Betancourt was hit by a liner off the bat of Kansas City's Brett Eibner and had to leave that game, more for precautionary reasons than anything else. Athletic trainers immediately looked at him and it was deemed he didn't suffer a concussion. He's made two appearances since then, both scoreless.
"Yeah, Rafi, Rafi is amazing," Rockies manager Walt Weiss said. "He still has that pinpoint command. He can clip the corners with everything he throws. He's still very effective."
And the line drive?
"He would have stayed in the game that day if we let him," Weiss said. "He's fine."
But that's not the half of it.
The 39-year-old right-hander and veteran of 11 big league seasons is in camp as a non-roster invitee on a Minor League contract after missing the entire 2014 season because of Tommy John surgery. He was Colorado's closer in 2012 and '13 and saved 47 games prior to the injury.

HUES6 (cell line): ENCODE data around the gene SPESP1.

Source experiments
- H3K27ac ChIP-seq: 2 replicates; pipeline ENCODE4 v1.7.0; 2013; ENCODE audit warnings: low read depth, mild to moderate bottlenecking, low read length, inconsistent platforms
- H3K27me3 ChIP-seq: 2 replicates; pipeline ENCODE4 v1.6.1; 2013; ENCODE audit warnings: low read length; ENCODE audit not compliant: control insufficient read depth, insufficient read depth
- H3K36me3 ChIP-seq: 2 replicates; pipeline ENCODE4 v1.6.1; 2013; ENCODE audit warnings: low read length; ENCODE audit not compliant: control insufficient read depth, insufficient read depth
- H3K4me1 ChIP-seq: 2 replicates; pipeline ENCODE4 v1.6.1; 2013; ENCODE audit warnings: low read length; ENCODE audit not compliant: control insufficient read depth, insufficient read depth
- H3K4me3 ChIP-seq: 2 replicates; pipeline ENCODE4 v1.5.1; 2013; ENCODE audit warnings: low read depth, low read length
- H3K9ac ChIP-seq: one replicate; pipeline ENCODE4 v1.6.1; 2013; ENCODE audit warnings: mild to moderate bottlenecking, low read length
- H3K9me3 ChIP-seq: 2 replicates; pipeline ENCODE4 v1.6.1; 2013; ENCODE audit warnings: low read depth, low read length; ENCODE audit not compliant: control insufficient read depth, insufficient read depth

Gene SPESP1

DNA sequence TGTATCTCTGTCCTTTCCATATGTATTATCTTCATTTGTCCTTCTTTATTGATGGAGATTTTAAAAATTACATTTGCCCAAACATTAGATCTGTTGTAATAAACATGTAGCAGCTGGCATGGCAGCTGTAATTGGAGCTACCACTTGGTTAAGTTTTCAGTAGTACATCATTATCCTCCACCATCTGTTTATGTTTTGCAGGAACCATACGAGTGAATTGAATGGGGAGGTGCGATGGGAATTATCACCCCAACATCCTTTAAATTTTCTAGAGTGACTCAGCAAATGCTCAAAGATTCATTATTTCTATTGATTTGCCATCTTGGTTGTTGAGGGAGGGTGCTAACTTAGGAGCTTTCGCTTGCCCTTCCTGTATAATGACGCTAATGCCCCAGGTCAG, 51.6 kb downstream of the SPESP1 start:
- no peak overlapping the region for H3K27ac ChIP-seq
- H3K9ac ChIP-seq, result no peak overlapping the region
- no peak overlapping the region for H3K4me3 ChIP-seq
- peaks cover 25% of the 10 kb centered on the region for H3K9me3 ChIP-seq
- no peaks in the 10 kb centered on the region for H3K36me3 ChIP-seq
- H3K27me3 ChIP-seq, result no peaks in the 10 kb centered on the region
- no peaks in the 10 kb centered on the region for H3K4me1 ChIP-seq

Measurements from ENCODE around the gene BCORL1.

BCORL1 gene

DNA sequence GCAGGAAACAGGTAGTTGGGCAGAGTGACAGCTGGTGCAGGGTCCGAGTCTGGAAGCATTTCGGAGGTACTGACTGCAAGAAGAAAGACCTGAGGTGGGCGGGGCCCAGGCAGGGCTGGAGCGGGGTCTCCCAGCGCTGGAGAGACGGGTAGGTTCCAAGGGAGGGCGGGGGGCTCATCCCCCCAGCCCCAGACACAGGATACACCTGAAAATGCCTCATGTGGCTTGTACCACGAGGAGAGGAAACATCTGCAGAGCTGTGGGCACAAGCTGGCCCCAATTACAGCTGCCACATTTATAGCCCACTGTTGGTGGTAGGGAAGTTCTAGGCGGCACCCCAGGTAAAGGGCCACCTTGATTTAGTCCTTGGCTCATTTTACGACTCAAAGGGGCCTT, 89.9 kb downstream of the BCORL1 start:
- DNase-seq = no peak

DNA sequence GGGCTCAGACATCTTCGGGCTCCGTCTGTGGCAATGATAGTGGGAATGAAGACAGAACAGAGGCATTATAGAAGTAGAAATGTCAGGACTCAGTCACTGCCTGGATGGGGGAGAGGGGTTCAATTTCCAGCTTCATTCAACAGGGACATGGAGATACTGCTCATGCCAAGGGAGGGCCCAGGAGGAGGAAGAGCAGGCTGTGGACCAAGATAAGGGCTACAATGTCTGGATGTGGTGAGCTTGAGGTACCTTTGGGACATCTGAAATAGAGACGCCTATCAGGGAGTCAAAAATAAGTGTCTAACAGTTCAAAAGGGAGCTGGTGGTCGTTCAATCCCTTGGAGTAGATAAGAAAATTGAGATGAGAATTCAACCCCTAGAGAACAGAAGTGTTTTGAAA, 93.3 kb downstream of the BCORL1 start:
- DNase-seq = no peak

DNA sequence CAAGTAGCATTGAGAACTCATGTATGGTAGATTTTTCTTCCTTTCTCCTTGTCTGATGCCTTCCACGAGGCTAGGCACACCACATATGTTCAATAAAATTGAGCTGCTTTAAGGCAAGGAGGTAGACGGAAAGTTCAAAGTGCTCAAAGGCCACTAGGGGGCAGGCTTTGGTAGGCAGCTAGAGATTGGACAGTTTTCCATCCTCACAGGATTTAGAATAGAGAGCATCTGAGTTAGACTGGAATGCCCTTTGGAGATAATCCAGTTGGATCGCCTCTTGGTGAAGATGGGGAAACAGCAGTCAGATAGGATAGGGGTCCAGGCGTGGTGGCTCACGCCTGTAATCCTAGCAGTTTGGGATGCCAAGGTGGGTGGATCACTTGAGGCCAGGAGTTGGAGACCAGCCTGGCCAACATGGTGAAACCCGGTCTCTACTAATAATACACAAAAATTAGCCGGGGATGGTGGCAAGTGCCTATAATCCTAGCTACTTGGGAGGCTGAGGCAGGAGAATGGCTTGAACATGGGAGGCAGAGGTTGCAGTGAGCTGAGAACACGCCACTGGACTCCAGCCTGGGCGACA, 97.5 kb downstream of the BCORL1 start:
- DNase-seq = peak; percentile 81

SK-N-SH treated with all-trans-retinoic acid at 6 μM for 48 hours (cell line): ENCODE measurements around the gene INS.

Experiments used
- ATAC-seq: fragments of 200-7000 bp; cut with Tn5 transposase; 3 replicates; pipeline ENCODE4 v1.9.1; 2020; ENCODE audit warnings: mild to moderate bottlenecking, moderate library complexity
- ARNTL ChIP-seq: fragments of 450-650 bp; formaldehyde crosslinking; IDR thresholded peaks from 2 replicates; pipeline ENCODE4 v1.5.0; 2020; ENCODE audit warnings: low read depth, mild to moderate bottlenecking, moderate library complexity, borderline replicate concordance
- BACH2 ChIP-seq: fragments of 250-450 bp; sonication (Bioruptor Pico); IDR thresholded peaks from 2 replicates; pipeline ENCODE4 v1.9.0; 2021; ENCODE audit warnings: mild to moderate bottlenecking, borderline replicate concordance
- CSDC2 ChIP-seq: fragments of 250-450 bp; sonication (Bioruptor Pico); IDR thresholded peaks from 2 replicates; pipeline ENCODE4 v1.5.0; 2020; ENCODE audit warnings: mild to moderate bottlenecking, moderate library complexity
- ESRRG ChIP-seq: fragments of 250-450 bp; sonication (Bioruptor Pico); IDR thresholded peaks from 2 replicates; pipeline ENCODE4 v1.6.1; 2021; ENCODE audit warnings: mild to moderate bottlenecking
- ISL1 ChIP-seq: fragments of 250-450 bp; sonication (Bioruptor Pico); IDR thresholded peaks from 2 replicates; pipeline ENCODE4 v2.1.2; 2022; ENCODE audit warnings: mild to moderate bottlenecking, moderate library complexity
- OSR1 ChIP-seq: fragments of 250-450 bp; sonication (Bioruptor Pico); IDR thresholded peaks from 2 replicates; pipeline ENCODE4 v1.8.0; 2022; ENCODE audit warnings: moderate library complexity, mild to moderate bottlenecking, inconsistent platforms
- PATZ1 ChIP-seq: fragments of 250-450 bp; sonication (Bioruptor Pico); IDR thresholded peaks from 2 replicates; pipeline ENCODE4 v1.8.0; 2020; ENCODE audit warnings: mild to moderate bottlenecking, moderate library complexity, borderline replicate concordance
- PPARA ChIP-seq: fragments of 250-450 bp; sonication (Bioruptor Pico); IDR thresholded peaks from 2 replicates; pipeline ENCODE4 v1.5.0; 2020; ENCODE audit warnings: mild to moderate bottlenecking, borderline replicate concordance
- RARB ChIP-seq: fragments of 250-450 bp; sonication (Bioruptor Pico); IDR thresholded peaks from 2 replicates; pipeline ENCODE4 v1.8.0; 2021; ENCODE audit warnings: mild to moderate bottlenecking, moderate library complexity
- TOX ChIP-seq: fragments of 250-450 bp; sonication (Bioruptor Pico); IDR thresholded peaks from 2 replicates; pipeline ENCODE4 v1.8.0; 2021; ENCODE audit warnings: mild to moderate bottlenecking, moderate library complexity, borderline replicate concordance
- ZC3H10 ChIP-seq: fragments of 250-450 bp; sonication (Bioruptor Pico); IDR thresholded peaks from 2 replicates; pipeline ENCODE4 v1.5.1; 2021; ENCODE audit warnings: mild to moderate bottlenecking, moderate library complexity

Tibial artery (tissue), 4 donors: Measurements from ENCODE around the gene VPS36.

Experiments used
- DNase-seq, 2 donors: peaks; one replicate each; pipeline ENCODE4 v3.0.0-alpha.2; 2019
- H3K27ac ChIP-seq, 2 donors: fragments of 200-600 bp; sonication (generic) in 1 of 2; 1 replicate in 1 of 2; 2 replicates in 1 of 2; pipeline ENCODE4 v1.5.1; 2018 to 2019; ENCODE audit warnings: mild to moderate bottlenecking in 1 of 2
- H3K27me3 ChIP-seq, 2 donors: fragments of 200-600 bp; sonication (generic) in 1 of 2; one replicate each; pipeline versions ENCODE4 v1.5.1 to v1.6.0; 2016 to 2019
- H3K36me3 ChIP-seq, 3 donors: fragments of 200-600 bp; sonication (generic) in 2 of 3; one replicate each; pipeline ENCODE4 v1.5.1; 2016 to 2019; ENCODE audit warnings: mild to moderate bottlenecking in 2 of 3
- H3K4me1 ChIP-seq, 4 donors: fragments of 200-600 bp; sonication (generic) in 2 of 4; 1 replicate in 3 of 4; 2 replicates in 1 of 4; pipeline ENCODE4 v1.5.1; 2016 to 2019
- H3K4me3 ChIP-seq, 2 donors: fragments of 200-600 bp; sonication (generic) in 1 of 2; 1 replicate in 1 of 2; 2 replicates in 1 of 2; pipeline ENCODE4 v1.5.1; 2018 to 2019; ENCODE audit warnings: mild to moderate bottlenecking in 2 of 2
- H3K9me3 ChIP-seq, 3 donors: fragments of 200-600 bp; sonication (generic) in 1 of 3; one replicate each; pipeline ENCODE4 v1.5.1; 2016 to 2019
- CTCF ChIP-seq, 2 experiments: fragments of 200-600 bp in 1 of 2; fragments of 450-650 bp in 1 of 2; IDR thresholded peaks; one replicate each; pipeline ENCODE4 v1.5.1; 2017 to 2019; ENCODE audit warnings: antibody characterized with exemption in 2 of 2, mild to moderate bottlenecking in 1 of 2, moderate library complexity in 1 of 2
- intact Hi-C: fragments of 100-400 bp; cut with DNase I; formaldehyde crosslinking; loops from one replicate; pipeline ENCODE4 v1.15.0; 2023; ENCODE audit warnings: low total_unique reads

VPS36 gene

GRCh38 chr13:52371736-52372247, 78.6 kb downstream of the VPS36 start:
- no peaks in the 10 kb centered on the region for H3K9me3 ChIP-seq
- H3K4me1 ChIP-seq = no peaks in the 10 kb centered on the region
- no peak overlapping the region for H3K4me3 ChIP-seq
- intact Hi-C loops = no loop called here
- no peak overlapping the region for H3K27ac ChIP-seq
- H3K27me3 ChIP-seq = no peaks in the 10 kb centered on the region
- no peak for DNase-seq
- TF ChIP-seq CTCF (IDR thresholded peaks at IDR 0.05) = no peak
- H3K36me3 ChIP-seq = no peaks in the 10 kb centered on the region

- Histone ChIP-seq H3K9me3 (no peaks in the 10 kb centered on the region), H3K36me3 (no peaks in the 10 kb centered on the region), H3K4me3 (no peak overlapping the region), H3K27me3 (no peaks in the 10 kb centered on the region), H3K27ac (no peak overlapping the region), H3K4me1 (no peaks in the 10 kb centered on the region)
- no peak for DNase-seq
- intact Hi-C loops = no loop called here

Now he's just trying to make it back. He's had six appearances this spring and pitched well, allowing a run on six hits with eight strikeouts in 4 2/3 innings. To Weiss' point, he hadn't walked a batter this spring until Andrew Susac earned a free pass as the second batter Betancourt faced Wednesday.
"It's been a very good spring; my arm feels good," Betancourt said. "I'm just trying to do what I need to do to help this team, to be part of this team. So far it's been great."
And after the game Wednesday, the Rockies sent out reliever Tommy Kahnle, perhaps clearing a spot for Betancourt in the bullpen. Weiss, though, wouldn't tip his hand.
"He's still battling for a spot," Weiss said about Betancourt, who simply shrugged his shoulders.
"I don't like to see it like that," he said. "Everyone here has a chance to make this team. But those kind of things are coming from the front office, the coaches, the manager. They're the ones who are going to make those decisions. For me, I just need to keep working hard. It's always been that way for me."